So. My favorite parts of this novel were unquestionably the early sections in which Jane describes her time in Queens, her interactions with her family, and her observations on how isolated she feels from everyone around her. I followed her willingly into the Mazer-Farley's house in her pursuit of something more, of a different kind of life. Her burgeoning relationship with the little girl Devon was, I thought, well-drawn and lovely. Unfortunately, when her relationship extended to falling in something with Ed Farley, my enjoyment came to a sound close. There was some attempt to portray how ill suited Ed and Beth were for each other, to pay lip service to the slow deterioration of their marriage, and to reserve any actual acting on their feelings for after the reader could "reasonably" be expected to have made their peace with the fact (if necessary). And the truth is that my main objections were not solely related to the fact that Jane and Ed were embarking on a relationship while all three adults (all three in possession of their right minds) were living in the same house together with an already conflicted (but brilliant) child there as well. I was actually most put off by the fact that Ed Farley was utterly lifeless and Jane seemed to lose vigor and presence in her own story (and in my mind) with every moment she spent with him.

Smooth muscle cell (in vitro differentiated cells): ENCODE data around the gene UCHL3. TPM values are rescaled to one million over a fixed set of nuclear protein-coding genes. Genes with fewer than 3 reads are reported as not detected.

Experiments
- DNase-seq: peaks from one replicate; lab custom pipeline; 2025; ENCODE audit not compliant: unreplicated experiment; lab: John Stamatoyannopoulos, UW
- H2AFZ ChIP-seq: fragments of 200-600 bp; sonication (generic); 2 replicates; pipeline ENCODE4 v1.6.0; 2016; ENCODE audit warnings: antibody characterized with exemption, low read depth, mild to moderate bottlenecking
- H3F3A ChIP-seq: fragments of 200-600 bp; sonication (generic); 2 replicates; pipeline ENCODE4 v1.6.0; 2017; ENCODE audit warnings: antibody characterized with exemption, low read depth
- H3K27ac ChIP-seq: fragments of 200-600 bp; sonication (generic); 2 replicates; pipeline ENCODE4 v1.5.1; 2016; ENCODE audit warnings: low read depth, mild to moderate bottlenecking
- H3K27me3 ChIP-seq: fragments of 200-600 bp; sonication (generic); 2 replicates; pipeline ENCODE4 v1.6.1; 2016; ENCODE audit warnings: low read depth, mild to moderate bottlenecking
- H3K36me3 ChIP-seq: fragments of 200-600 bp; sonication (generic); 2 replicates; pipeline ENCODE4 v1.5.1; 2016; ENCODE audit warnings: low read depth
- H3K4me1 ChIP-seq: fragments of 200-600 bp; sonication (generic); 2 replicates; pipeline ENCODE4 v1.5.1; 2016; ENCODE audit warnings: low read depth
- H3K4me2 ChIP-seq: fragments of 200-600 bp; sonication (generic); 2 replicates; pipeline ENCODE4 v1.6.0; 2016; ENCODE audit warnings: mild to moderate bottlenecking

I realize this is an updated retelling of the original, that it deviates in intentional and important ways, that it is much more about Jane's arc toward independence and self-fulfillment. But. She never resurfaces from her time with Farley. She escapes, feels remorse, and embarks on a journey to her homeland and yet her entire experience in Korea seems to whittle her down even further, until there is so little of the Jane I knew and loved in the beginning that she hardly warrants the name. She makes connections with her family and her past, yes, but it remains stubbornly unclear how these connections will inform her future life. Upon her return to America, I hoped for some revivification. I hoped for some of the wisdom and independence and control the narrative had led me all along to expect at some point. But it never came, or rather it came in name only, spelled out in so many words upon the page but containing in those words none of the actual emotion or heart one might expect to accompany a young woman coming full circle and taking up the reins of her life at last. I closed the book feeling . . . empty mainly.

Buy

May 11, 2015

Re Jane Giveaway!

I wanted to start the week off on a high note, and thanks to Penguin Books, I have a lovely giveaway of Patricia Park's debut novel Re Jane to share with you this morning. This is a contemporary retelling of Jane Eyre featuring a Korean American Jane and a whole new take on the classic tale. As you know, I am physically incapable of passing up a retelling of that particular story (my review should be up shortly), but first here's your chance to win a copy! This giveaway is open to those with U.S. mailing addresses. To enter, fill out the Rafflecopter. The giveaway will be open through Monday, May 18th.